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Appendix 2

Guiding Principles for the Redesign of the Office of Mental Health Housing and Community Support Policies

Revised May 16, 2007

Introduction: Safe, decent and affordable housing is a cornerstone of recovery from mental illness, as well as a mainstay of "the American Dream." Stable access to good housing is a fundamental problem for many people with mental illness because of their poverty, the limited supply of very-low-income housing, the rising cost of rental market housing and discrimination. Given this context any approach to reforming housing for people with a mental illness must stress:

Expansion of low income housing in general

Flexible supports that do not condition housing on services

Expansion of specialty "supported housing" developed for people with a mental illness

Additionally, to reduce stigma, assuage "community resistance" and provide opportunities for recovery and rehabilitation, housing in normal/mixed neighborhoods and settings is preferable.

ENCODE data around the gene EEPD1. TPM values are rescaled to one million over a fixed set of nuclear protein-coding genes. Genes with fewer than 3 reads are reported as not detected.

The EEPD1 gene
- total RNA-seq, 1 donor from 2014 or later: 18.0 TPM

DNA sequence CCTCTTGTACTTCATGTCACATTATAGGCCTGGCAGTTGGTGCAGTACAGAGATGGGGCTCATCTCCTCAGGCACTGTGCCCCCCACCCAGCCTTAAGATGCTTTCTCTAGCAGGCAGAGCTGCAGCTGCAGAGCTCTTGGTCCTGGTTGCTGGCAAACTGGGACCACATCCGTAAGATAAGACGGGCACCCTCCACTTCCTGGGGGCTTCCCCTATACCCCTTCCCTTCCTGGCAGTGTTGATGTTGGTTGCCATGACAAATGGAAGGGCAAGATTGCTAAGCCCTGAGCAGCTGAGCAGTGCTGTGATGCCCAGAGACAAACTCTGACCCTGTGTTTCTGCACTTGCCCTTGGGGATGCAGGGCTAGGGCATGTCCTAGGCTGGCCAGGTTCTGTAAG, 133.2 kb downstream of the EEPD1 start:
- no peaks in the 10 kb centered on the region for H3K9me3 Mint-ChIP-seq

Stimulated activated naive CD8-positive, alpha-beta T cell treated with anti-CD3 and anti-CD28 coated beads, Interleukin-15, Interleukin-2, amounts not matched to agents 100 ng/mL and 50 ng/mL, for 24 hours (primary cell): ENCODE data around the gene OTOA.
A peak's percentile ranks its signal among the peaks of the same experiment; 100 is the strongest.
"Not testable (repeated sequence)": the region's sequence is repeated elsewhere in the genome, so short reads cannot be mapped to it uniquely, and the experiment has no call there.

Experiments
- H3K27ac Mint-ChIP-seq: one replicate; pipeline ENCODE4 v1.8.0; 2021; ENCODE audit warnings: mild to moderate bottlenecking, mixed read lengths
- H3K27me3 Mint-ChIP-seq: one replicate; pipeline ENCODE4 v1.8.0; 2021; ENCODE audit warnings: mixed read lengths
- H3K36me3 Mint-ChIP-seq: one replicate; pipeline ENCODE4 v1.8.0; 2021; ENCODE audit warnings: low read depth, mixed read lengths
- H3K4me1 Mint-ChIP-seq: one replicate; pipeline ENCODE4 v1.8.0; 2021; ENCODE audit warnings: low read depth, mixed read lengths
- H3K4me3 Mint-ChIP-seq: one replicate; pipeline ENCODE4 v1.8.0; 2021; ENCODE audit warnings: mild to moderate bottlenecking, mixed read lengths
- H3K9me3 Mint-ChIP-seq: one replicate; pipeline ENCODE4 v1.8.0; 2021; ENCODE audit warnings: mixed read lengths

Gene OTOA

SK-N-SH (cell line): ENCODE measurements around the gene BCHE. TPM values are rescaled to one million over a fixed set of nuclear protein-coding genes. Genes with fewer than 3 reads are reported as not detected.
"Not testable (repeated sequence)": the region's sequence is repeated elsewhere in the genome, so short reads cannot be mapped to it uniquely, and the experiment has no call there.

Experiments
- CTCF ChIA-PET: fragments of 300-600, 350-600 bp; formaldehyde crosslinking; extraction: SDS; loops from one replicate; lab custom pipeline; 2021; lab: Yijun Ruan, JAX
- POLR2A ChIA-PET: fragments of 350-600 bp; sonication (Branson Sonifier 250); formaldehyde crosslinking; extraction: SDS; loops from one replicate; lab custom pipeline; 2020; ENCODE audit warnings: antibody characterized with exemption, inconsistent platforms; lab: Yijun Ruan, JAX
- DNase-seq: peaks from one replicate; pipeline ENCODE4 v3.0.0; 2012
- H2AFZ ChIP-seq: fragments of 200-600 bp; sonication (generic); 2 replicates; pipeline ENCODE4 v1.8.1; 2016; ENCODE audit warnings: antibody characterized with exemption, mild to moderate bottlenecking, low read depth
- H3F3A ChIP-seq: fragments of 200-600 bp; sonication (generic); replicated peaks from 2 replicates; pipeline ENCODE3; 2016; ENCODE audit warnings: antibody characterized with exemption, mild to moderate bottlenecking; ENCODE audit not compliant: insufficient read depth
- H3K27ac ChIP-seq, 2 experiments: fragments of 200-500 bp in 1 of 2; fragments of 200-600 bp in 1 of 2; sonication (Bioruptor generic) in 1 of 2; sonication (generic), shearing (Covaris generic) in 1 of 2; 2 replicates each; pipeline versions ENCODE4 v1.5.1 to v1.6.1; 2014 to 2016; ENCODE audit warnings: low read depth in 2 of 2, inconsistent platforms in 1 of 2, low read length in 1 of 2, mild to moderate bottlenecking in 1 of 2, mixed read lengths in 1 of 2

Unmet Needs: The unmet need for decent, safe and affordable housing--often with supports--is very substantial for people with mental illness. As a consequence of poor access to community housing, inadequate levels of mental health housing, and clinical programs that do not support people in getting/keeping housing successfully, many people with a mental illness are poorly housed or institutionalized. Thus, many people with a mental illness are "stuck" in:

Homelessness and the shelter system

Institutional settings (nursing homes, state psychiatric centers)

Family-supported housing that cannot be sustained (e.g., with aging parents)

Staffed residential programs (instead of homes)

Adult homes

Reform must balance improved access to housing for all of these individuals with the need to improve "old" models of residential care, to move toward local systems of care that can arrange, provide, and support people in housing that is appropriate to their needs and preferences at any level of recovery.

Current Services: The New York State Office of Mental Health funds and oversees a large array of housing resources and residential rehabilitation programs. These resources include:

Adult Programs

 Congregate Treatment (Group Homes)

5,071

units in 348 sites

 Residential Care Centers for Adults (Treatment and Support)

802

units in 7 sites

 Licensed Apartments

4,133

units

 CR-SROs

1,720

units in 35 sites

 Supported (uncertified) SROs

2,453

units in 65 sites

 Supported Housing

11,135

units

 Family Care

2,413

units

Children’s Programs

 Congregate Treatment (Group Homes)

272

units in 38 sites

 Family-Based Treatment

490

units

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